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mors - friendship for all

 
Meets: 1st Tuesday of each Month in the Church at 19:30.  Contact: Tony King

MORS is a Church Social Group open to “Methodists of Rose Street”, and to all other friends of the Church.  Our main aims are to encourage friendships to grow and to welcome everyone into the overall Church family.

We try to meet these aims by arranging:
  • A Monthly Programme of talks followed by refreshments
  • Visits and Excursions to places of interest
  • Concerts
  • An Annual Dinner and Anniversary Service

A further aim is to raise funds in support of Church activities and Local Charities.


Future Programme

 4 June
Japan - its Landscape & Wildlife
        Nigel Glover-Wright

18 June
Outing to Hever Castle
        Booking required

 2 July
All you wanted to know about Dowsing
        Michael Haxeltine

 6 August
Outing to Frogmore House and The Savill Garden
        Booking required


Monthly Review
Event Reports

Our May meeting welcomed Mr Ian Black to expound on 'The Queen's Other Houses'. The first point he highlighted was that the Queen only owns one in her own name, Balmoral in Scotland, and that the others really belong to us, the people, in the name of the Crown Estates. Ian explained that his talks are usually undertaken on cruise ships for the information of American visitors prior to their trips to the UK. Buckingham Palace and Windsor Castle are obviously in this local area and known to many of us, so the 'others' would concentrate on those in more rural areas and those where relatives and past monarchs have lived.

Sandringham House in Norfolk was acquired in 1862 as, to put it bluntly, a means of restricting the high-life of Prince Albert, the future Edward 7th. Monarchs ever since have used the house as a regular haven-of-peace away from London. Similarly, Queen Victoria and her love of Scotland led to the purchase, in her own name, of Balmoral Castle and estate on Deeside. Birkhall, a house on the estate, is now owned by Prince Charles. Another of the 'main' residences is Holyrood House in Edinburgh but this is only used on brief visits for Scottish garden parties in the summer – possibly on account of its gory past!

Ian then went through a list of other buildings around London and the southeast with continuing royal connections:- Clarence House (previously the Queen Mother), Highgrove (Charles and Camilla), Kensington Palace (split into flats), Gatcombe Park (Princess Royal, used for riding events), and St. James' Palace (still the Court to which foreign ambassadors relate). Finally, Bagshot Park is where the Duke and Duchess of Wessex live and Sunninghill Park, the former home of Prince Andrew and family.

Previous palaces and royal residences included the enormous Whitehall Palace of which only the Banqueting House, boasting a magnificent painted ceiling, remains opposite Horse Guards after a fire in 1698. Indeed, Trafalgar Square and Charing Cross Station were originally part of the palace gardens, and Charles 1st was executed there in 1649. Hampton Court is another, acquired by Henry 8th from Cardinal Wolsey in 1529, and where William and Mary had twin staircases built for their combined lives. Many forget that the Tower of London was a royal house in its early days as was the Palace of Westminster, of which only the Hall remains. Fleetingly, Kew Palace (where George 3rd was confined latterly), Osborne House on the Isle of Wight (again for Victoria's peace of mind!) and Somerset House ended this list.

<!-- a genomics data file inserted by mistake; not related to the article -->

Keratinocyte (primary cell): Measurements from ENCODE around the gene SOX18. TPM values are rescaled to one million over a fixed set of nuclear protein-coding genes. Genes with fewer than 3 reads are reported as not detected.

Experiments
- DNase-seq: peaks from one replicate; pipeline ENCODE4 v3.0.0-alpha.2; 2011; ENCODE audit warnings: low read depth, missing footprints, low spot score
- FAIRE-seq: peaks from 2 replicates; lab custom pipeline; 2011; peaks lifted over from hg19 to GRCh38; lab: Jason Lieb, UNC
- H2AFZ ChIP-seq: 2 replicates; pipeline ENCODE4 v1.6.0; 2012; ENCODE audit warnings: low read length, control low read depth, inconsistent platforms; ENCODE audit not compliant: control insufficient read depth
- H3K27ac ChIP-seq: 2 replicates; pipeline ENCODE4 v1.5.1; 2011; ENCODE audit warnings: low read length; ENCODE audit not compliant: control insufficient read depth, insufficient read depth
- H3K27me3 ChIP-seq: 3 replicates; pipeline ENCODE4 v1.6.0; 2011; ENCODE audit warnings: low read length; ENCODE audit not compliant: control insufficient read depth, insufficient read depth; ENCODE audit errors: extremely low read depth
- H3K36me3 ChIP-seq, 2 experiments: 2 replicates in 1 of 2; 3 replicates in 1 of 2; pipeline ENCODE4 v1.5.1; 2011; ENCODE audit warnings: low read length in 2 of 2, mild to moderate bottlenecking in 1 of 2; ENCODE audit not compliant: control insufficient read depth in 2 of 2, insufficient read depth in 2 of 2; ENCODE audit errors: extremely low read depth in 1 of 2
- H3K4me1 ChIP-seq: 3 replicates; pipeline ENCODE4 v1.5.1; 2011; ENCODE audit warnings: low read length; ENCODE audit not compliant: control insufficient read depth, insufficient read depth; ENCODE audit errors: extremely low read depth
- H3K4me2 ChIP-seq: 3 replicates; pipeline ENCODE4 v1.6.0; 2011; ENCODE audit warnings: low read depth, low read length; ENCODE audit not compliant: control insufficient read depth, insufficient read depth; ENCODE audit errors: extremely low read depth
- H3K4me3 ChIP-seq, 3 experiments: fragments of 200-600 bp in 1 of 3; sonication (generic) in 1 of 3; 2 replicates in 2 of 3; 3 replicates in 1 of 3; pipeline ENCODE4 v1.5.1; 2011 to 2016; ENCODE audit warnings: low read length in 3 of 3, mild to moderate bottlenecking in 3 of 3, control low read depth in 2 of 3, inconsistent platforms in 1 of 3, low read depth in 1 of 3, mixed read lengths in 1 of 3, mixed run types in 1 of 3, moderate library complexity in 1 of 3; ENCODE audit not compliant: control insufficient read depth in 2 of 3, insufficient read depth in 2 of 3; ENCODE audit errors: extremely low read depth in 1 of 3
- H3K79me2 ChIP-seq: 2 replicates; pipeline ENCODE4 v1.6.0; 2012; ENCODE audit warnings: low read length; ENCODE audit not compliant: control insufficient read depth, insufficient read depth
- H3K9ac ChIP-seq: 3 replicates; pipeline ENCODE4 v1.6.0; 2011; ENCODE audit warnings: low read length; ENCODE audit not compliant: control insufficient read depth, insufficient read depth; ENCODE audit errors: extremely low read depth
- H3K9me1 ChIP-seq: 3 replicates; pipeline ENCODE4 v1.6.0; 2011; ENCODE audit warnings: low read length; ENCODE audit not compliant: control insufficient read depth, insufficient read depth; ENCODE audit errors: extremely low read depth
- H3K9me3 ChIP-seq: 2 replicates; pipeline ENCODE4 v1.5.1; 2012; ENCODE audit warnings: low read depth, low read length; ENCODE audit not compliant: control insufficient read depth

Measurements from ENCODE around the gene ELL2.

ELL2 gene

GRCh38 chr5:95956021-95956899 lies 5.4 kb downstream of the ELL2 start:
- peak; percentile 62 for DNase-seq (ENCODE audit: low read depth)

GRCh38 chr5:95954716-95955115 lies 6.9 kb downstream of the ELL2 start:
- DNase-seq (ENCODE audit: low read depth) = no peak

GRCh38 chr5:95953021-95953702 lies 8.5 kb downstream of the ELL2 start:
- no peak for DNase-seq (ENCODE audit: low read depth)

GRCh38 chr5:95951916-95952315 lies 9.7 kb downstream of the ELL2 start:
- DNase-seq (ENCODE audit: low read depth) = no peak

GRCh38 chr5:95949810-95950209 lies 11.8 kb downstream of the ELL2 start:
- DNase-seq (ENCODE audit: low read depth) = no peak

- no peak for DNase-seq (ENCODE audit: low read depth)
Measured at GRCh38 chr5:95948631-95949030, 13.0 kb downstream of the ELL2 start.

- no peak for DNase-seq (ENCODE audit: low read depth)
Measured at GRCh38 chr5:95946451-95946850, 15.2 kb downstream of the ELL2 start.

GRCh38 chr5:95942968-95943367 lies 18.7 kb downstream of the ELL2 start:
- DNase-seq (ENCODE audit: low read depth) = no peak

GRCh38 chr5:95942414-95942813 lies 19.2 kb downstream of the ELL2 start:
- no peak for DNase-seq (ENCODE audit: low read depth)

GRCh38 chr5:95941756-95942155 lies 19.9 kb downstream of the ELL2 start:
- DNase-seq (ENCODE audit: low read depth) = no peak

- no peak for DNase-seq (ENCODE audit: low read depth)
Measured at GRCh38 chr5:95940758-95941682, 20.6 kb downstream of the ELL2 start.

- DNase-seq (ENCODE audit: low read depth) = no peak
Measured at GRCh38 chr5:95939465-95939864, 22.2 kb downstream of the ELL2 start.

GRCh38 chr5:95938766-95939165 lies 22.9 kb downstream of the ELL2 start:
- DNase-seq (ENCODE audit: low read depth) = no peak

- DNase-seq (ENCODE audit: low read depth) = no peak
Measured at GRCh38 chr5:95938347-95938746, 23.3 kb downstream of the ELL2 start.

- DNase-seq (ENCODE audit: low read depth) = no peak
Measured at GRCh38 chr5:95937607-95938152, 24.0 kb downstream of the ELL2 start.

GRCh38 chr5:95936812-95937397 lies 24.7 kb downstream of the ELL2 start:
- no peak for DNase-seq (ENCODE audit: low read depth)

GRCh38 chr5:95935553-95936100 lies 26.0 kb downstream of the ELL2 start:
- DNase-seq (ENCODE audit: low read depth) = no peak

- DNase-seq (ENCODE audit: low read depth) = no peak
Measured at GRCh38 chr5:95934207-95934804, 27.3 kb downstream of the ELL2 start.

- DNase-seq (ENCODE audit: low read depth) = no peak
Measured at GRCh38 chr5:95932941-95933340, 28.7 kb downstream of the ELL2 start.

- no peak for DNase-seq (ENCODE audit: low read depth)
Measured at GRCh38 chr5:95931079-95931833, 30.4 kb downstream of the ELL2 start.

Returning to the Main Houses, Ian took us through the grounds of Windsor Castle via Frogmore House (originally named because of a covering of frogs, believe it or not), the Royal Mausoleum (Victoria and Albert) and Burial Yard outside (Duke and Duchess of Windsor), Royal Lodge (now Prince Andrew, prev. Queen Mother), Fort Belvedere (the Windsors before abdication), Cumberland Lodge and Cranbourne Tower.


Future Events

Our next meeting is on 4th June, with Nigel Glover-Wright and 'Japan – its Landscape and Wildlife'.  We are also looking forward to our visit to Hever Castle and Royal Tunbridge Wells on 18th June which is almost fully booked.

Andrew Honeyman


Annual Review  (February 2019)

M0RS has had yet another successful year in the life of Rose Street Methodist Church.  Most meetings have seen upwards of 50 people in attendance while topics have ranged from 'Training to Become Cosmonauts in Star City, Russia' to 'Lies and Excuses' put forward by those coming through Customs at Heathrow.  A stained-glass maker explained his expertise and a Chocolate salesman had us eating out of his hand just before Christmas.  The Reading Male Voice Choir gave us a concert in March and the BA Band returned in October, both helping to boost our charity fund.  After a committee apology and some re-arrangement, our morning Anniversary Service in February was conducted by the Rev. Martin Turner, recently of Central Hall, Westminster.

This hiccup only goes to highlight a matter which many church groups may have to face up to in the near future – the continuing increase in the average age of those involved in maintaining these groups.  The MORS committee have already decided that there should be a 'football-like' winter break for meetings, since recent numbers indicate a reluctance to come out on a cold winter's evening.  With that in mind, we intend to have no Tuesday meeting next winter, i.e. November, December 2019 and January, February 2020.  More on this subject over the next few months.  Other decisions still need to be made but, suffice for now, we need more willing and, dare I say fitter, people to help organise.

Andrew Honeyman